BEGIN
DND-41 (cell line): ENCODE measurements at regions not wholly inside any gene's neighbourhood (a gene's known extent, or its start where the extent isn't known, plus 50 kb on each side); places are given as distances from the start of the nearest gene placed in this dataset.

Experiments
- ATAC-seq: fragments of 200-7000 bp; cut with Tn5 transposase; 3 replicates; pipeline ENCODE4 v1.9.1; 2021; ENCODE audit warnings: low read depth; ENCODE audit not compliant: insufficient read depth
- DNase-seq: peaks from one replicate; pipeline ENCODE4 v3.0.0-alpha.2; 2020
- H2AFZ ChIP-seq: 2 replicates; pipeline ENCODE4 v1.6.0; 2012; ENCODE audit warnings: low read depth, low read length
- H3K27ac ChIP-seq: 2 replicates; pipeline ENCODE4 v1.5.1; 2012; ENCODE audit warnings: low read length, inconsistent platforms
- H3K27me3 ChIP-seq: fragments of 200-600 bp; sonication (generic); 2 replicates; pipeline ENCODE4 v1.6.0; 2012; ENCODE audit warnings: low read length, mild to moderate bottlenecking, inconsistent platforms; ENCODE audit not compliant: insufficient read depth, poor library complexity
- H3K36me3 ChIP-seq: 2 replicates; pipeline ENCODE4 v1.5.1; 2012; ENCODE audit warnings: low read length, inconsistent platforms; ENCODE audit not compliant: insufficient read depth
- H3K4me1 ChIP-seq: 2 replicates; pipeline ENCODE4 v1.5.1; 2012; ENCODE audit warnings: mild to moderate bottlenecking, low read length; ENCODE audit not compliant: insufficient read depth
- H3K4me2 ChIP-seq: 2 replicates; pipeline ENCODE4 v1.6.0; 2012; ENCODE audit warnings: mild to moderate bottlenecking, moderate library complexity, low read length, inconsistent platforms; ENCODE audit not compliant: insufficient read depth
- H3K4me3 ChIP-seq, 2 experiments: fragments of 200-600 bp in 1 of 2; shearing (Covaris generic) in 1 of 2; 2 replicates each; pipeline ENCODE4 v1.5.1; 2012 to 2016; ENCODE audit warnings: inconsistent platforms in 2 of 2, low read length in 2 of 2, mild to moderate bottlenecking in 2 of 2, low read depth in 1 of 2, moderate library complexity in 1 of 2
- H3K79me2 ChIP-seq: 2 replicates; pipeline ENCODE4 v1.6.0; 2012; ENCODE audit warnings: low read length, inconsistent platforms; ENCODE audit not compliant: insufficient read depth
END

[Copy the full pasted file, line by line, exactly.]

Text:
DND-41 (cell line): ENCODE measurements at regions not wholly inside any gene's neighbourhood (a gene's known extent, or its start where the extent isn't known, plus 50 kb on each side); places are given as distances from the start of the nearest gene placed in this dataset.

Experiments
- ATAC-seq: fragments of 200-7000 bp; cut with Tn5 transposase; 3 replicates; pipeline ENCODE4 v1.9.1; 2021; ENCODE audit warnings: low read depth; ENCODE audit not compliant: insufficient read depth
- DNase-seq: peaks from one replicate; pipeline ENCODE4 v3.0.0-alpha.2; 2020
- H2AFZ ChIP-seq: 2 replicates; pipeline ENCODE4 v1.6.0; 2012; ENCODE audit warnings: low read depth, low read length
- H3K27ac ChIP-seq: 2 replicates; pipeline ENCODE4 v1.5.1; 2012; ENCODE audit warnings: low read length, inconsistent platforms
- H3K27me3 ChIP-seq: fragments of 200-600 bp; sonication (generic); 2 replicates; pipeline ENCODE4 v1.6.0; 2012; ENCODE audit warnings: low read length, mild to moderate bottlenecking, inconsistent platforms; ENCODE audit not compliant: insufficient read depth, poor library complexity
- H3K36me3 ChIP-seq: 2 replicates; pipeline ENCODE4 v1.5.1; 2012; ENCODE audit warnings: low read length, inconsistent platforms; ENCODE audit not compliant: insufficient read depth
- H3K4me1 ChIP-seq: 2 replicates; pipeline ENCODE4 v1.5.1; 2012; ENCODE audit warnings: mild to moderate bottlenecking, low read length; ENCODE audit not compliant: insufficient read depth
- H3K4me2 ChIP-seq: 2 replicates; pipeline ENCODE4 v1.6.0; 2012; ENCODE audit warnings: mild to moderate bottlenecking, moderate library complexity, low read length, inconsistent platforms; ENCODE audit not compliant: insufficient read depth
- H3K4me3 ChIP-seq, 2 experiments: fragments of 200-600 bp in 1 of 2; shearing (Covaris generic) in 1 of 2; 2 replicates each; pipeline ENCODE4 v1.5.1; 2012 to 2016; ENCODE audit warnings: inconsistent platforms in 2 of 2, low read length in 2 of 2, mild to moderate bottlenecking in 2 of 2, low read depth in 1 of 2, moderate library complexity in 1 of 2
- H3K79me2 ChIP-seq: 2 replicates; pipeline ENCODE4 v1.6.0; 2012; ENCODE audit warnings: low read length, inconsistent platforms; ENCODE audit not compliant: insufficient read depth